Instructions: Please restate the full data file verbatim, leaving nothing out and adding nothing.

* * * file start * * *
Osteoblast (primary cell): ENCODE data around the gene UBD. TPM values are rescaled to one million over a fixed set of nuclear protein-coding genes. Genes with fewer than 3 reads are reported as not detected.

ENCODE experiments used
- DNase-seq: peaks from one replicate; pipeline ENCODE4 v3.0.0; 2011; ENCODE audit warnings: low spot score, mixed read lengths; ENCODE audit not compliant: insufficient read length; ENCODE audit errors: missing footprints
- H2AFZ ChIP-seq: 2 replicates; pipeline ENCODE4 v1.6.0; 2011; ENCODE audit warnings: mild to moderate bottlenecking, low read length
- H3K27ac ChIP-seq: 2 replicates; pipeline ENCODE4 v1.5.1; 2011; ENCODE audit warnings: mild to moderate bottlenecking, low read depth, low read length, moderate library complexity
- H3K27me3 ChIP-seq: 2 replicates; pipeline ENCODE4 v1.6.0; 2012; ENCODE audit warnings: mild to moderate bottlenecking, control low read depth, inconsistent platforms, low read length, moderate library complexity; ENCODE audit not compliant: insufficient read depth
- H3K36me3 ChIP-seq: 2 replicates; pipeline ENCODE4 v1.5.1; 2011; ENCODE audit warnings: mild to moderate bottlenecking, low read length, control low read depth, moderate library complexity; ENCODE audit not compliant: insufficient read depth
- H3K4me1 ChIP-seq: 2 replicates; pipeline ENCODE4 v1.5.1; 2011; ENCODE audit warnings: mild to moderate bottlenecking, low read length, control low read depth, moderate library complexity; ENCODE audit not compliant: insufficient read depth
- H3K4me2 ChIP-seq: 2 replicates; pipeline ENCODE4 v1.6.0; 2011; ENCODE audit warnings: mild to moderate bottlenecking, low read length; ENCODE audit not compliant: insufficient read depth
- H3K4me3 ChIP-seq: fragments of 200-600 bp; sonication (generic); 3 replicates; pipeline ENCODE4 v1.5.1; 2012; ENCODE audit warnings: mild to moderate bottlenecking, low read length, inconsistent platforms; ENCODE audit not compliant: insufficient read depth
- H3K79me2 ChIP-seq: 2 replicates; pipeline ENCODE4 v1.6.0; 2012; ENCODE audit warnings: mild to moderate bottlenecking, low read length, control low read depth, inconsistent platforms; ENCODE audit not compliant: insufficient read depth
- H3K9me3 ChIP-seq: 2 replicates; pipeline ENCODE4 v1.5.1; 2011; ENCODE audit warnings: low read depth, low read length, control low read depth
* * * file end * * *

Osteoblast (primary cell): ENCODE data around the gene UBD. TPM values are rescaled to one million over a fixed set of nuclear protein-coding genes. Genes with fewer than 3 reads are reported as not detected.

ENCODE experiments used
- DNase-seq: peaks from one replicate; pipeline ENCODE4 v3.0.0; 2011; ENCODE audit warnings: low spot score, mixed read lengths; ENCODE audit not compliant: insufficient read length; ENCODE audit errors: missing footprints
- H2AFZ ChIP-seq: 2 replicates; pipeline ENCODE4 v1.6.0; 2011; ENCODE audit warnings: mild to moderate bottlenecking, low read length
- H3K27ac ChIP-seq: 2 replicates; pipeline ENCODE4 v1.5.1; 2011; ENCODE audit warnings: mild to moderate bottlenecking, low read depth, low read length, moderate library complexity
- H3K27me3 ChIP-seq: 2 replicates; pipeline ENCODE4 v1.6.0; 2012; ENCODE audit warnings: mild to moderate bottlenecking, control low read depth, inconsistent platforms, low read length, moderate library complexity; ENCODE audit not compliant: insufficient read depth
- H3K36me3 ChIP-seq: 2 replicates; pipeline ENCODE4 v1.5.1; 2011; ENCODE audit warnings: mild to moderate bottlenecking, low read length, control low read depth, moderate library complexity; ENCODE audit not compliant: insufficient read depth
- H3K4me1 ChIP-seq: 2 replicates; pipeline ENCODE4 v1.5.1; 2011; ENCODE audit warnings: mild to moderate bottlenecking, low read length, control low read depth, moderate library complexity; ENCODE audit not compliant: insufficient read depth
- H3K4me2 ChIP-seq: 2 replicates; pipeline ENCODE4 v1.6.0; 2011; ENCODE audit warnings: mild to moderate bottlenecking, low read length; ENCODE audit not compliant: insufficient read depth
- H3K4me3 ChIP-seq: fragments of 200-600 bp; sonication (generic); 3 replicates; pipeline ENCODE4 v1.5.1; 2012; ENCODE audit warnings: mild to moderate bottlenecking, low read length, inconsistent platforms; ENCODE audit not compliant: insufficient read depth
- H3K79me2 ChIP-seq: 2 replicates; pipeline ENCODE4 v1.6.0; 2012; ENCODE audit warnings: mild to moderate bottlenecking, low read length, control low read depth, inconsistent platforms; ENCODE audit not compliant: insufficient read depth
- H3K9me3 ChIP-seq: 2 replicates; pipeline ENCODE4 v1.5.1; 2011; ENCODE audit warnings: low read depth, low read length, control low read depth